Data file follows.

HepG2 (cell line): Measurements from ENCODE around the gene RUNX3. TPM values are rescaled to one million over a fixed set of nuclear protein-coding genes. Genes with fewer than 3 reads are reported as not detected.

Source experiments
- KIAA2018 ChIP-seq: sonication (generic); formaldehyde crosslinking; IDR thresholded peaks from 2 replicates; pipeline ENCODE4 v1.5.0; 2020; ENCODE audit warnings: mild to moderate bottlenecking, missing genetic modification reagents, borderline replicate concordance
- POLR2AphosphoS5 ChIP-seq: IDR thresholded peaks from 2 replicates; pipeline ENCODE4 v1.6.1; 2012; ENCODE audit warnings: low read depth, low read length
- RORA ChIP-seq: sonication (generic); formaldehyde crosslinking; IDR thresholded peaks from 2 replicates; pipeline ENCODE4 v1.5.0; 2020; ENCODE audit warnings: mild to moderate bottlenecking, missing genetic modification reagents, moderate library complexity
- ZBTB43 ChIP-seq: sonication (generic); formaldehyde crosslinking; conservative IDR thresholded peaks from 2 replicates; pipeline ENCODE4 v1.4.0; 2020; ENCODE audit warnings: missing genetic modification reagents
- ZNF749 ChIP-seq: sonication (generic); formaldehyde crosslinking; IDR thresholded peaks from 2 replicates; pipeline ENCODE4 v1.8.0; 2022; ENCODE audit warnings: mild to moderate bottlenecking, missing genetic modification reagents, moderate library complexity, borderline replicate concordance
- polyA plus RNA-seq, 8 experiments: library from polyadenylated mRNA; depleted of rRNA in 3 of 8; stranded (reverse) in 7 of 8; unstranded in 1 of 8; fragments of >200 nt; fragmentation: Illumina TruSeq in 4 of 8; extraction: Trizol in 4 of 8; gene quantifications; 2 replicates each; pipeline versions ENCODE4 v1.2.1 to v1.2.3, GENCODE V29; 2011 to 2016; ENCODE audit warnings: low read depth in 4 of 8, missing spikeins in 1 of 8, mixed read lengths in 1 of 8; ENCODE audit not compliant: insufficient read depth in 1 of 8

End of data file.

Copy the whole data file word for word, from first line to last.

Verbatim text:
HepG2 (cell line): Measurements from ENCODE around the gene RUNX3. TPM values are rescaled to one million over a fixed set of nuclear protein-coding genes. Genes with fewer than 3 reads are reported as not detected.

Source experiments
- KIAA2018 ChIP-seq: sonication (generic); formaldehyde crosslinking; IDR thresholded peaks from 2 replicates; pipeline ENCODE4 v1.5.0; 2020; ENCODE audit warnings: mild to moderate bottlenecking, missing genetic modification reagents, borderline replicate concordance
- POLR2AphosphoS5 ChIP-seq: IDR thresholded peaks from 2 replicates; pipeline ENCODE4 v1.6.1; 2012; ENCODE audit warnings: low read depth, low read length
- RORA ChIP-seq: sonication (generic); formaldehyde crosslinking; IDR thresholded peaks from 2 replicates; pipeline ENCODE4 v1.5.0; 2020; ENCODE audit warnings: mild to moderate bottlenecking, missing genetic modification reagents, moderate library complexity
- ZBTB43 ChIP-seq: sonication (generic); formaldehyde crosslinking; conservative IDR thresholded peaks from 2 replicates; pipeline ENCODE4 v1.4.0; 2020; ENCODE audit warnings: missing genetic modification reagents
- ZNF749 ChIP-seq: sonication (generic); formaldehyde crosslinking; IDR thresholded peaks from 2 replicates; pipeline ENCODE4 v1.8.0; 2022; ENCODE audit warnings: mild to moderate bottlenecking, missing genetic modification reagents, moderate library complexity, borderline replicate concordance
- polyA plus RNA-seq, 8 experiments: library from polyadenylated mRNA; depleted of rRNA in 3 of 8; stranded (reverse) in 7 of 8; unstranded in 1 of 8; fragments of >200 nt; fragmentation: Illumina TruSeq in 4 of 8; extraction: Trizol in 4 of 8; gene quantifications; 2 replicates each; pipeline versions ENCODE4 v1.2.1 to v1.2.3, GENCODE V29; 2011 to 2016; ENCODE audit warnings: low read depth in 4 of 8, missing spikeins in 1 of 8, mixed read lengths in 1 of 8; ENCODE audit not compliant: insufficient read depth in 1 of 8